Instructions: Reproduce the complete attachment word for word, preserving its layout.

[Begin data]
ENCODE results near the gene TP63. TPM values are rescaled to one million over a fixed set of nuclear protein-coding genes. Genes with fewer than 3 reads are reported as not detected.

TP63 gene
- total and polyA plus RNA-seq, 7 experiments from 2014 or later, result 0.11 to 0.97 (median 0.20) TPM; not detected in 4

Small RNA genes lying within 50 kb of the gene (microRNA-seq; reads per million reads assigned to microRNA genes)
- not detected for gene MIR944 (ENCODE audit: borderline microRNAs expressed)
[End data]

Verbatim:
ENCODE results near the gene TP63. TPM values are rescaled to one million over a fixed set of nuclear protein-coding genes. Genes with fewer than 3 reads are reported as not detected.

TP63 gene
- total and polyA plus RNA-seq, 7 experiments from 2014 or later, result 0.11 to 0.97 (median 0.20) TPM; not detected in 4

Small RNA genes lying within 50 kb of the gene (microRNA-seq; reads per million reads assigned to microRNA genes)
- not detected for gene MIR944 (ENCODE audit: borderline microRNAs expressed)